Years ago, while Michael Marton, the documentary filmmaker I used to work with, was taping in California, he met a urologist, whose main job was treating the venereal diseases of the Stars. One day someone called him up and said that there was a beached whale that died and would he like to take a look. The reason this person thought the doctor would be interested was because he was known for his interest in anatomy, especially the part of the anatomy that he treated, and it no secret that a whale has a rather large “member”, that this doctor could “explore”.
His interest in anatomy was not limited to large mammals. During the War (i.e. WWII) he bought an anatomy drawing by Leonardo, and now that he was making a boat load of money off the escapades of the Hollywood elite, he poured that money into collecting more drawing by Leonardo. He was in his 80s when Michael met him, and had just donated his collection to the Museo Leonardino in Vinci, Italy.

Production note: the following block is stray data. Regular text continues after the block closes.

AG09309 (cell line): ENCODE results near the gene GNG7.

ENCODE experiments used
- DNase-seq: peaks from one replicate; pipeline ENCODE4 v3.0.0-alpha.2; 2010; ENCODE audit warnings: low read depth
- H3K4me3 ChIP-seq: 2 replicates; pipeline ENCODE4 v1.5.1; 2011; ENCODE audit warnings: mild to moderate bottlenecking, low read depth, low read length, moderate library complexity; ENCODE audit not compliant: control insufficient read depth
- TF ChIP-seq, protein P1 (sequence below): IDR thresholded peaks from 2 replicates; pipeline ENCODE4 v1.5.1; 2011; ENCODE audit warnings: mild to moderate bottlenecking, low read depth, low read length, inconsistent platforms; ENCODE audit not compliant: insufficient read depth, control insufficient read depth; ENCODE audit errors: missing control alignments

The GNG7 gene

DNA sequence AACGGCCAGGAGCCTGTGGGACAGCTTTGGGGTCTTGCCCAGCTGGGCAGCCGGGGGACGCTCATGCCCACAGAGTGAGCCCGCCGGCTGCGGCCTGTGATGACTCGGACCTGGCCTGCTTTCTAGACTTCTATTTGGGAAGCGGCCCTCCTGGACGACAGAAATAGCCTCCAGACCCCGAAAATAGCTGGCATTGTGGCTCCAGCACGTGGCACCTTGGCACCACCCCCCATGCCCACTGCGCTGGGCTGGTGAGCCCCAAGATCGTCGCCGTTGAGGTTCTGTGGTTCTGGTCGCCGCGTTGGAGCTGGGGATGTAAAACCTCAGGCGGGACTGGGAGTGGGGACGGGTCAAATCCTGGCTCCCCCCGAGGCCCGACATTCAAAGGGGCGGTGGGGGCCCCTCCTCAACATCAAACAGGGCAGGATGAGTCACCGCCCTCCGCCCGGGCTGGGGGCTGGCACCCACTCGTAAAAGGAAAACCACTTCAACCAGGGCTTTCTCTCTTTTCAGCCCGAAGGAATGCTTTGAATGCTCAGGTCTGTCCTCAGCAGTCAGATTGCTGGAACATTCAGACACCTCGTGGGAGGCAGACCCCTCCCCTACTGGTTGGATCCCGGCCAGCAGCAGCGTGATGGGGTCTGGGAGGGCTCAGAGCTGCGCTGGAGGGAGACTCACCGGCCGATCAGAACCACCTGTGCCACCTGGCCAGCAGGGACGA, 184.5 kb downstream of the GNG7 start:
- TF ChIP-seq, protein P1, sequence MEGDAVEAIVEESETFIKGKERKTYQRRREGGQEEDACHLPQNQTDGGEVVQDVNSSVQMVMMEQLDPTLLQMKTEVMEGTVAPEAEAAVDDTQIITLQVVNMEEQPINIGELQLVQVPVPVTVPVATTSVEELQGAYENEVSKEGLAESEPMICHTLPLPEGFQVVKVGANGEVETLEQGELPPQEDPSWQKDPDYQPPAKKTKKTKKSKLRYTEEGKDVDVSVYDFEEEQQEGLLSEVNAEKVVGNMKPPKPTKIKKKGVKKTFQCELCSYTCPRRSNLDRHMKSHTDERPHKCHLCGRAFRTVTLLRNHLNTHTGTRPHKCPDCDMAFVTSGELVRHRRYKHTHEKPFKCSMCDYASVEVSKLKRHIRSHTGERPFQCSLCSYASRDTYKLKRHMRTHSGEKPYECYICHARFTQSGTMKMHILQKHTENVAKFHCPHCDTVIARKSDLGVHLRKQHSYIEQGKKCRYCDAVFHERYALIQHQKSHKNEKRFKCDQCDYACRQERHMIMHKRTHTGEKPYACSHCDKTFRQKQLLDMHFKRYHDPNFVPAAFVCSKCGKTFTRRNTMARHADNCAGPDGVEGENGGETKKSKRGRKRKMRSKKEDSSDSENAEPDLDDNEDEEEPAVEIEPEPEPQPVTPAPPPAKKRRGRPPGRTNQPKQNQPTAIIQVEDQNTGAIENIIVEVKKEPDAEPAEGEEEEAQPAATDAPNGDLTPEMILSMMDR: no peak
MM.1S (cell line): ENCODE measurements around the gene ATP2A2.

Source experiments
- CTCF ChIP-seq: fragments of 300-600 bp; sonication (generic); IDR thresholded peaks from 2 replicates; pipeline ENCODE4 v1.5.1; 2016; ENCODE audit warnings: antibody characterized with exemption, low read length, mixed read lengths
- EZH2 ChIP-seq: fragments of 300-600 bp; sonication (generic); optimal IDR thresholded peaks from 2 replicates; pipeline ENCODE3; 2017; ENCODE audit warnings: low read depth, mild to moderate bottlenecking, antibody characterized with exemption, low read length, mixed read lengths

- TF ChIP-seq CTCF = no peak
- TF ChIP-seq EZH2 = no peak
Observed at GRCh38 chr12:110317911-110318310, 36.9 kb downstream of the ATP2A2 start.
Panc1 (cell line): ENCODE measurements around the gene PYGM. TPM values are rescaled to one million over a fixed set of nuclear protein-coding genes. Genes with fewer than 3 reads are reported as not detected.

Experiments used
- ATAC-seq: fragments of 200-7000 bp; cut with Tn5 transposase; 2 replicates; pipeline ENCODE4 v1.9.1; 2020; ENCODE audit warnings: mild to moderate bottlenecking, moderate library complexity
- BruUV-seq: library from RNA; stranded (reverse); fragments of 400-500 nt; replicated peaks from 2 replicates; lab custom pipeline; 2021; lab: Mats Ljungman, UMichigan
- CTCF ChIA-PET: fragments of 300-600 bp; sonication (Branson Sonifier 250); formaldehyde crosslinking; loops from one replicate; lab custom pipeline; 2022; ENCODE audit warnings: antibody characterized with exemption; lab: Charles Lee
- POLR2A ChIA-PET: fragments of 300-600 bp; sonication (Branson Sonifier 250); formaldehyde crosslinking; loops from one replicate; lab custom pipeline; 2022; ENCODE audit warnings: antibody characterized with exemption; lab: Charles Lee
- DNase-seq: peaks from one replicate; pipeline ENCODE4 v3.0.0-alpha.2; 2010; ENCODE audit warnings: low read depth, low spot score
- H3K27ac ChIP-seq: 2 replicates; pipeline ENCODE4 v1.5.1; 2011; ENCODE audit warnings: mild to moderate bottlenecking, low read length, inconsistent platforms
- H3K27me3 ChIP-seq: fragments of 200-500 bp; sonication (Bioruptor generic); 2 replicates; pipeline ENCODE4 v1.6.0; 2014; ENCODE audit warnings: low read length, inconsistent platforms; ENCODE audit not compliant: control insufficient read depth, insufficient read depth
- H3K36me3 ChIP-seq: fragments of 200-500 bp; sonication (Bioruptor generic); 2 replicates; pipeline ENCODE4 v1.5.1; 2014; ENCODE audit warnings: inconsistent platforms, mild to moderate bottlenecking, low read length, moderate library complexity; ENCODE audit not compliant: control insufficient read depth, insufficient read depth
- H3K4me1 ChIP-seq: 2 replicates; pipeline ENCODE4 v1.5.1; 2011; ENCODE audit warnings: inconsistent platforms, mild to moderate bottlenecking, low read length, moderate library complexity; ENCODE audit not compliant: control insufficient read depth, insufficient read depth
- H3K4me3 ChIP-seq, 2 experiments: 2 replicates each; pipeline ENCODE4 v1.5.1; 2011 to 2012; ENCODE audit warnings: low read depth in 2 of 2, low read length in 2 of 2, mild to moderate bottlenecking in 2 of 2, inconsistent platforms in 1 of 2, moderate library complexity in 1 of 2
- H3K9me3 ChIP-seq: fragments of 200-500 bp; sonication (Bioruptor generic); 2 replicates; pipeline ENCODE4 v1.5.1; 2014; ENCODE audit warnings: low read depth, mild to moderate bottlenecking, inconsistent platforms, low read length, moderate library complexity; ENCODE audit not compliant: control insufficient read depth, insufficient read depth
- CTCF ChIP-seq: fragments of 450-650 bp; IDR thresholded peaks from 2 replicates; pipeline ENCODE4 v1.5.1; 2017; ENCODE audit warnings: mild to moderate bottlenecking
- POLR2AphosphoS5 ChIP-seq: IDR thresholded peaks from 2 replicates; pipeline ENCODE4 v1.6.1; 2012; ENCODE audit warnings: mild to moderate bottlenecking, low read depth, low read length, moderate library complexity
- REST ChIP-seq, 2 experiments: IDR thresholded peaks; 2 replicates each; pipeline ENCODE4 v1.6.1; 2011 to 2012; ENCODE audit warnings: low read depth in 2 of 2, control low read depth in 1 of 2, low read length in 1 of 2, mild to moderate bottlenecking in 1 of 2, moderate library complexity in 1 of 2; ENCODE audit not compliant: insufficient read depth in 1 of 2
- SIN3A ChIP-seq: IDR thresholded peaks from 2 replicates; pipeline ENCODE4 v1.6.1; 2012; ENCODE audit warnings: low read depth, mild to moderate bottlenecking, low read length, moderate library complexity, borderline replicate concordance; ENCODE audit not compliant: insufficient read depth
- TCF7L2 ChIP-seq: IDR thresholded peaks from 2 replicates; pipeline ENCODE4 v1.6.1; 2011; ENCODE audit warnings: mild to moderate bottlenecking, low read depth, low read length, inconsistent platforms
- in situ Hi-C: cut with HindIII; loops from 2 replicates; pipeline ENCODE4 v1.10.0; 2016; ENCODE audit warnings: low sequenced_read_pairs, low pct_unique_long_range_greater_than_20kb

I thought of him when I saw this BBC piece on some of Leonardo’s anatomy drawings. The narrator, who clearly has a science background, talks about how Leonardo pieced together his understanding of human anatomy from both human and animal sources.